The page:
17 Comments

Filed under Aurora Energy, Business, Central Otago, Construction, DCC, Delta, Democracy, Design, Dunedin, Economics, Education, Electricity, Events, Finance, Geography, Health, Infrastructure, LTP/AP, Media, Name, New Zealand, OAG, Ombudsman, People, Perversion, Politics, Project management, Property, Public interest, Queenstown Lakes, Resource management, Site, Structural engineering, Travesty, What stadium

Baron de Gurgelaars on “Poles”

delta-needs-more-newyorker-comDelta needs more

Received.
Tue, 22 Nov 2016 at 7:56 p.m.

Winston said it best, without the poles we could not have won World War One.

He was right of course.

Poles allowed the allies to have rallying points around which the Anzacs could rally before running at the German machine guns with impunity.

Poles were helpful during World War II when they proffered their land to soak up the blitzkrieg, thus saving Russia and England who were then stuffed up by lend-lease so that all of their assets were owned by good old USA.

Poles have been helpful in Dunners as they kept the sand on the beach at St Clair until the DCC came up with an alternative to get Rid of the beach. After all, why should St Clair residents enjoy themselves at the beach whilst we are working diligently on Trade Me, stealing cars, conversion, contract fraud and obfuscation?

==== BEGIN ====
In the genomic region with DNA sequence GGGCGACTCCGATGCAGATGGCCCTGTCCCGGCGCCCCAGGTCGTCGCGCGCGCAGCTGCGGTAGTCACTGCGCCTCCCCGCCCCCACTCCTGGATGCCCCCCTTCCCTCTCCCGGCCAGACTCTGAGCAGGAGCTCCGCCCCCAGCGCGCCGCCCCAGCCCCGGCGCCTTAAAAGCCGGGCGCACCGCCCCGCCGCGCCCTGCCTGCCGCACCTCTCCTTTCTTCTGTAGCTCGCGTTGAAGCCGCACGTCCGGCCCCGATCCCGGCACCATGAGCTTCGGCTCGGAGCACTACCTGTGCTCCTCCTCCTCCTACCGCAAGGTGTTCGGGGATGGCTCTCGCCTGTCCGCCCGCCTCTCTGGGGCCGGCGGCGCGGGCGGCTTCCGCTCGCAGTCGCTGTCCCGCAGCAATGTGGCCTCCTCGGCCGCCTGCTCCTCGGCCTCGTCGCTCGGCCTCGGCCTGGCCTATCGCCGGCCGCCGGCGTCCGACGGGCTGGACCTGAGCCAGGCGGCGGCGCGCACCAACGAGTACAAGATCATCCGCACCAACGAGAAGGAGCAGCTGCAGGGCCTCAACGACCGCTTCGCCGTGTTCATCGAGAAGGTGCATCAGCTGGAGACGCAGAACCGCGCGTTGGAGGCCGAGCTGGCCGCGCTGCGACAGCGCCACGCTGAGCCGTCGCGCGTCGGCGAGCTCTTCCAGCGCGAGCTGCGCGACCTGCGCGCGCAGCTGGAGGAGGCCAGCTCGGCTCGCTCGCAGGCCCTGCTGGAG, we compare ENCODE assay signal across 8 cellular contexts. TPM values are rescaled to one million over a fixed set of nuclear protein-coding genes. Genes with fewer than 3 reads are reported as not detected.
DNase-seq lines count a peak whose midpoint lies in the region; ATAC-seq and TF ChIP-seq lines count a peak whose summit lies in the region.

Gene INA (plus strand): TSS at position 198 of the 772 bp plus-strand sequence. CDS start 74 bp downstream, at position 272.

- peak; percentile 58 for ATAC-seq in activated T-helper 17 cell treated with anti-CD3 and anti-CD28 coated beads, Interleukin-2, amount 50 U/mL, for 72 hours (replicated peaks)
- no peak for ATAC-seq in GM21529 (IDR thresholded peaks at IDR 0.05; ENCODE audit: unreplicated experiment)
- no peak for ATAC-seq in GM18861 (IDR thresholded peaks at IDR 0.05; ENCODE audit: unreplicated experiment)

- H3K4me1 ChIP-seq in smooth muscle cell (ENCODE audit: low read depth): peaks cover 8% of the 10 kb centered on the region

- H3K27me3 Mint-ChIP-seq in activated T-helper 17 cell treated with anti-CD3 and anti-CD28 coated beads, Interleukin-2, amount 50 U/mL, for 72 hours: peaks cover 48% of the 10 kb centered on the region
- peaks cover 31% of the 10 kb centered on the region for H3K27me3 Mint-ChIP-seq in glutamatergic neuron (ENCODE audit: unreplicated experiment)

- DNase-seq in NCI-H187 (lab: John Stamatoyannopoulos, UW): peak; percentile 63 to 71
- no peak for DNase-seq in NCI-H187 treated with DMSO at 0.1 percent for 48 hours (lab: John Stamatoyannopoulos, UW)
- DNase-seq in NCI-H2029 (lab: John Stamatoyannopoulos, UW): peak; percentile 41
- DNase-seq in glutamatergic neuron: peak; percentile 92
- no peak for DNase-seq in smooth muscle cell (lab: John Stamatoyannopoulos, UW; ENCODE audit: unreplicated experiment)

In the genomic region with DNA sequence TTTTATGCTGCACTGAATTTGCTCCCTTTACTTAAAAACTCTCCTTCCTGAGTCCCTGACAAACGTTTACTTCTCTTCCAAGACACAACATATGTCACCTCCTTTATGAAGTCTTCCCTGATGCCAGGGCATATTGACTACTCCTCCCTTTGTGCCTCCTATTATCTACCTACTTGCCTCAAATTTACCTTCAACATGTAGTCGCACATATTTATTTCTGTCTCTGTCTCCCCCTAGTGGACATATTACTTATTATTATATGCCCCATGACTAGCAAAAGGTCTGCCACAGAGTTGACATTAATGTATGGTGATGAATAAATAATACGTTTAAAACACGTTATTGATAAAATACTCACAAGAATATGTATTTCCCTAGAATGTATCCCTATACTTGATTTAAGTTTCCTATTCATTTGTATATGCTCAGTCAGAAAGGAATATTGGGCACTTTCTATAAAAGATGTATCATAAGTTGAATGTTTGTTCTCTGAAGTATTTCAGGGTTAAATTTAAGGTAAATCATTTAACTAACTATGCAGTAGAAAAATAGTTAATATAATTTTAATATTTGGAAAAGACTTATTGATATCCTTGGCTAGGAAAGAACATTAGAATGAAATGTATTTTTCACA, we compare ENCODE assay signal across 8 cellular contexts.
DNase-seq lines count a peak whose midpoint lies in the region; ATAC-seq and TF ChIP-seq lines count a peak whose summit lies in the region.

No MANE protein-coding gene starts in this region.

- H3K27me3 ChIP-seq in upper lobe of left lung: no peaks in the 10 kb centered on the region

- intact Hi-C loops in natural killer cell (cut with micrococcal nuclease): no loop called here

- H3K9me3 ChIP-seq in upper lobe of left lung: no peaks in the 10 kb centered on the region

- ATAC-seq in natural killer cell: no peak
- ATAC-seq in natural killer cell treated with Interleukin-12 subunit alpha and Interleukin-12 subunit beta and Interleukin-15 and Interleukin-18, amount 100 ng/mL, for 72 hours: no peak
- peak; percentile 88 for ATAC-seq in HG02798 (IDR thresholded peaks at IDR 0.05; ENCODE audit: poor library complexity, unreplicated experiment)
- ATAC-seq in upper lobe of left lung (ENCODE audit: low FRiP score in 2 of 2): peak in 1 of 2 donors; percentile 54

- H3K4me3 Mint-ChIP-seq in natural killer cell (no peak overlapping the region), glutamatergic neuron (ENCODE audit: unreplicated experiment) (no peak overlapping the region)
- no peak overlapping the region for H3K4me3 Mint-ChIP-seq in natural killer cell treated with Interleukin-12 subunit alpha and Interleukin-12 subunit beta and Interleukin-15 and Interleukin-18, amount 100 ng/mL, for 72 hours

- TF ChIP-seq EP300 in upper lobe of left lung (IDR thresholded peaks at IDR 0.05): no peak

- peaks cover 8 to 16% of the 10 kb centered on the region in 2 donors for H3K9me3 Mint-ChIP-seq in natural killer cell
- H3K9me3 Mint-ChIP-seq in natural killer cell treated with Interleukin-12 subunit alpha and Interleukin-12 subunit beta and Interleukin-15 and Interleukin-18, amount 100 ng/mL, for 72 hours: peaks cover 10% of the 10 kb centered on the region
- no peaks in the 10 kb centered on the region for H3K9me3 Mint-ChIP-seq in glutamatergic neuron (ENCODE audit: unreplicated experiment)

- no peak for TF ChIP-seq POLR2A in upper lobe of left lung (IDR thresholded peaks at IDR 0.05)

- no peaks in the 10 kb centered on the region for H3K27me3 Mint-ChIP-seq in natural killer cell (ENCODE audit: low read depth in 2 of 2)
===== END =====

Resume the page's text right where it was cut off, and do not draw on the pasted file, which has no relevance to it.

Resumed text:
Our Poles are a critical element in our ambition to increase wages by 10%, increase staff numbers at the DCC by 10% and increase rates by over 10%. I mean you have all voted at the website supporting our plans to stuff Dunedin, you have all voted in the absolutely useless six existing councillors. And me! You’re going to get it-

More shops empty except in buildings owned by us.
No extra Hotel rooms unless they are based on less carparks for Dunedin ratepayers.
We will support Compass- After all how can we differentiate Compass Hospital food for the needy from perks for councillors?

Look we are here to help you.

To Help you to contribute more to rates, parking fees, and any other robbing scheme to boost our personal and collective DCC incomes at your (The ratepayers) expense.

The Baron de Gurgelaars

[ends]

Posted by Elizabeth Kerr

This post is offered in the public interest.

[you think this is a spoof ?]

*Image: newyorker.com – (civil) forfeiture

1 Comment

Filed under Aurora Energy, Business, Citifleet, Climate change, DCC, Delta, Democracy, Design, Dunedin, Economics, Education, Events, Finance, Geography, Health, Hot air, Hotel, Infrastructure, Name, New Zealand, People, Perversion, Pet projects, Politics, Project management, Property, Public interest, Resource management, South Dunedin, Tourism, Town planning, Transportation, Travesty, Urban design, What stadium

Baron de Gurgelaars on “Accountability” @ #DUD #Delta

bender-futurama-cartoonswallpapers-net-1

Received.
Tue, 22 Nov 2016 at 7:34 p.m.

The Pimp from hell is back.

Le Baron de Gurgelaars on de French political system.

Le Interviewer: a qvestion

Le Cull de Mare- Cur, can you pls advise your council’s response to the suggestion that Delta is not involved in electricity generation.

Le Cull de Mare- Ve vill not find any vone guilty.